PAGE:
Depreciating Labor in Kentucky
In Kentucky, the question of whether labor is depreciable appears to have gotten significantly more complicated.
On April 25, 2016, Judge Thapar, in the Eastern District of Kentucky held that a property insurer may depreciate labor in the determination of actual cash value to the extent such labor has increased the market value of the property at issue. In so holding, the court appears to have implicitly overruled Bailey v. State Farm Fire & Cas. Co., which held that labor was not subject to depreciation, and was decided one year earlier by Judge Wilhoit, sitting in the same court.
In Brown v. Travelers Cas. Ins. Co. of Am., 2016 U.S.Dist. LEXIS 55037 (E.D.Ky. April 25, 2016), the parties agreed that “actual cash value” should be calculated as the replacement cost of the damaged property minus depreciation. The parties’ dispute centered on whether labor costs were subject to depreciation along with the cost of materials.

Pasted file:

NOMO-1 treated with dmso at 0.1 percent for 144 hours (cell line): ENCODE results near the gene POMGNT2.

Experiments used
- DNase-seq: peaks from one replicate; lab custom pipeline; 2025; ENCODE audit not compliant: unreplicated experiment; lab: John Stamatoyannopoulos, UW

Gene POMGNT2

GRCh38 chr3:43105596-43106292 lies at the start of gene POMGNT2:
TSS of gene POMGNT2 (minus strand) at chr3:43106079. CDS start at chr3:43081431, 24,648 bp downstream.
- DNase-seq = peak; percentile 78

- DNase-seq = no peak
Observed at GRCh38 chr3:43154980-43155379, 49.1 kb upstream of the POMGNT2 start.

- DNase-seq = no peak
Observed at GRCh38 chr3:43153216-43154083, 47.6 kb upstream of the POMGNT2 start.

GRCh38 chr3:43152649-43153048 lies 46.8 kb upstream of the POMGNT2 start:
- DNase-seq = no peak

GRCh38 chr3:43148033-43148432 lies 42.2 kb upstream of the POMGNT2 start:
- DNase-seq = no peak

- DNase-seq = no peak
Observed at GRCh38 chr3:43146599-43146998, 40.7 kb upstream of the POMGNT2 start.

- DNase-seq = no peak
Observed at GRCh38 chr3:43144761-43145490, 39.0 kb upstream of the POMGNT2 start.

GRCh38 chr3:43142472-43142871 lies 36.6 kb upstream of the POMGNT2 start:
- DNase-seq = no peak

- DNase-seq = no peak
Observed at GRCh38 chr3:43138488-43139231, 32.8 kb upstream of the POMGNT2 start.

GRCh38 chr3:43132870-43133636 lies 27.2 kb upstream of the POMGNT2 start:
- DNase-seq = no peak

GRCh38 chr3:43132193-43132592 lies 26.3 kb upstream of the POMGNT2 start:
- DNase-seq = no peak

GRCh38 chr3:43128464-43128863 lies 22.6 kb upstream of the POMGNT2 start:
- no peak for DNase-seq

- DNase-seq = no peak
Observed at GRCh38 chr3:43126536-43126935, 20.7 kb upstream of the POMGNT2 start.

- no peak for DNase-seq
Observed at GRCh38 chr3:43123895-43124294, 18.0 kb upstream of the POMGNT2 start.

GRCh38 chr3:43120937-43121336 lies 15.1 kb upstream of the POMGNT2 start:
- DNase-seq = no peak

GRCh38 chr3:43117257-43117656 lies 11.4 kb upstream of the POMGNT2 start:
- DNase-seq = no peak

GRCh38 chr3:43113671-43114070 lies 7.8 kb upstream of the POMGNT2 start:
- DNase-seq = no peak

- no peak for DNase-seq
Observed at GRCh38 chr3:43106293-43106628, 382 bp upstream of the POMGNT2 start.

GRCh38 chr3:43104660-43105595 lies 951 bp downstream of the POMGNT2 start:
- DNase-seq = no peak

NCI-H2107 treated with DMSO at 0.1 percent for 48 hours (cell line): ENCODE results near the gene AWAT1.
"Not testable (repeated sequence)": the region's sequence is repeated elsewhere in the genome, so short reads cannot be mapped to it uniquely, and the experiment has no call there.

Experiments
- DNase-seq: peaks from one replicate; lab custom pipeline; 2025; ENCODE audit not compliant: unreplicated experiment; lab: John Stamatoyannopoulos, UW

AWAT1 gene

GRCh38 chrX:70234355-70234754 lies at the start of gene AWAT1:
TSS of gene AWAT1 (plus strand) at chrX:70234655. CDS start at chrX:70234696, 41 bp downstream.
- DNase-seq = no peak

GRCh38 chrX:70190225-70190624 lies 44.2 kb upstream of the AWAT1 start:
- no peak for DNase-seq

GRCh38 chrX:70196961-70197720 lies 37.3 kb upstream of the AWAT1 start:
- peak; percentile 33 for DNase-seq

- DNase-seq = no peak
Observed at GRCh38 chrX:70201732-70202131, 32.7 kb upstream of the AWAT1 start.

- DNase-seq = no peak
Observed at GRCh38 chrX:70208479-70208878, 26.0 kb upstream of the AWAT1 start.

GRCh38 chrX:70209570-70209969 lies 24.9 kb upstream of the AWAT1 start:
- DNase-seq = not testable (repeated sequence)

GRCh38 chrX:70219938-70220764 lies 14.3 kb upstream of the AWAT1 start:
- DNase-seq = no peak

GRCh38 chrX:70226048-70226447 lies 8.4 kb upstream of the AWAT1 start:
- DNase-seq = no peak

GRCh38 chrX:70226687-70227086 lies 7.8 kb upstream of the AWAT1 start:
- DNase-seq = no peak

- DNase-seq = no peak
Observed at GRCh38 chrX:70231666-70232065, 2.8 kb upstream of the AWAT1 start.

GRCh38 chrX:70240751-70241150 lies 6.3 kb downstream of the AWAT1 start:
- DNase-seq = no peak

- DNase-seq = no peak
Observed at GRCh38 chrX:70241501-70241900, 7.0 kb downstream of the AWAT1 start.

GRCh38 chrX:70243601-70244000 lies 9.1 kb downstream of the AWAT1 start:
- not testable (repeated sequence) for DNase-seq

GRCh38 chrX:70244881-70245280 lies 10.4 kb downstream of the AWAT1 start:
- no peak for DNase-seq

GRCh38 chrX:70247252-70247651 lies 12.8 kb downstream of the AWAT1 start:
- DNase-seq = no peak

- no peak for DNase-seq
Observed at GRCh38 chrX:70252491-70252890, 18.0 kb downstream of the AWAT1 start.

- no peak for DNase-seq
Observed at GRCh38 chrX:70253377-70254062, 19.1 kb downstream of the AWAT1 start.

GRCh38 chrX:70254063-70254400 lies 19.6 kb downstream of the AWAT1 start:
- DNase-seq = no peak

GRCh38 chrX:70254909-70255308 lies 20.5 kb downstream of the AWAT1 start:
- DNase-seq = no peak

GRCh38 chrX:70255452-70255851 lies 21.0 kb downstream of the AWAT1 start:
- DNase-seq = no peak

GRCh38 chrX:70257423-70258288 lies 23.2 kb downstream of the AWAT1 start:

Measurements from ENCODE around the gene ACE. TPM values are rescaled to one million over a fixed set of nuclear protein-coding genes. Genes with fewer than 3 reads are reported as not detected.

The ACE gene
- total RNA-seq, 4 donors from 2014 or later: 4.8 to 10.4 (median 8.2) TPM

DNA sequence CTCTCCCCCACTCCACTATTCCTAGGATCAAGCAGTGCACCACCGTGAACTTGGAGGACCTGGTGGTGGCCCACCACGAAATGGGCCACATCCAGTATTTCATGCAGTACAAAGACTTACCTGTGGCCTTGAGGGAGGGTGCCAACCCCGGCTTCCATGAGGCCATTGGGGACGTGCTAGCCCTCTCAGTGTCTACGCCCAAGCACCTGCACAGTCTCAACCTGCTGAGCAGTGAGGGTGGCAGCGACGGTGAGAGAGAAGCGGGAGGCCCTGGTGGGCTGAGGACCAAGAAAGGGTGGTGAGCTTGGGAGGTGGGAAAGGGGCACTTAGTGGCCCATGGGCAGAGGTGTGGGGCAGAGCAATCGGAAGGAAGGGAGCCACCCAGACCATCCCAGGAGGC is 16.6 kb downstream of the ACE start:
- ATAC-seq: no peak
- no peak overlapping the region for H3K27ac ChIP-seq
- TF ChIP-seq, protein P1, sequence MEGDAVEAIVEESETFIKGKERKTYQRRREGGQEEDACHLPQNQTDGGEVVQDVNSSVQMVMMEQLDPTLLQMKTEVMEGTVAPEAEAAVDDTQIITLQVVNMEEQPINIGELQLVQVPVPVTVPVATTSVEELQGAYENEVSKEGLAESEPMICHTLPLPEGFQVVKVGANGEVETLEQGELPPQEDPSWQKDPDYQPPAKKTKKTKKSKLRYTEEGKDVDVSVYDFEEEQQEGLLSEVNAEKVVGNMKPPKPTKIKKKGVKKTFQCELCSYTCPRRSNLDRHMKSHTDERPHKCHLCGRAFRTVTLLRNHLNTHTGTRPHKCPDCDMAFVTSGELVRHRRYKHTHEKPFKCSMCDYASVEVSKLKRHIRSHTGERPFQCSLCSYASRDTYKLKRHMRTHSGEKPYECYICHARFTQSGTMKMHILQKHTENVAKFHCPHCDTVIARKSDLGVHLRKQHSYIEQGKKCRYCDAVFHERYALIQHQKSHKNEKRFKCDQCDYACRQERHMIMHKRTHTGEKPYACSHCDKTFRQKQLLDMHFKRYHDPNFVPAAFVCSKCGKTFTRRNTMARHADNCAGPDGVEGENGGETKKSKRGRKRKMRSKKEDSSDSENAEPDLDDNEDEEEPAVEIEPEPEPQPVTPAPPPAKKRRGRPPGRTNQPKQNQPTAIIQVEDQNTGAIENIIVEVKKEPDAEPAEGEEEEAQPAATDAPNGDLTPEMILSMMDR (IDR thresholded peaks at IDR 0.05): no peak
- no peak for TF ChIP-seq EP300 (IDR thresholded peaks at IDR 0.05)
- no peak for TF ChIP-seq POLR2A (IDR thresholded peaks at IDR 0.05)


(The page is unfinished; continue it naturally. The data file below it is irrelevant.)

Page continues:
In his decision, Judge Thapar recognized the existence of two classes of labor: labor that merges with the materials and increases the value of a finished good, and pure labor, which adds nothing to the market value to the good. Using this dichotomy, Judge Thapar held that labor which increases the market value of the good, such as with a car, should depreciate along with the good. However, where labor does not enhance a product’s market value (the court used a haircut as an example), the labor is not depreciable.
It will be interesting to see how this decision impacts future claims handling in Kentucky since it seems to require carriers to determine the depreciation of labor on an item-by-item basis. We will continue to monitor the evolution of this issue and report on further developments.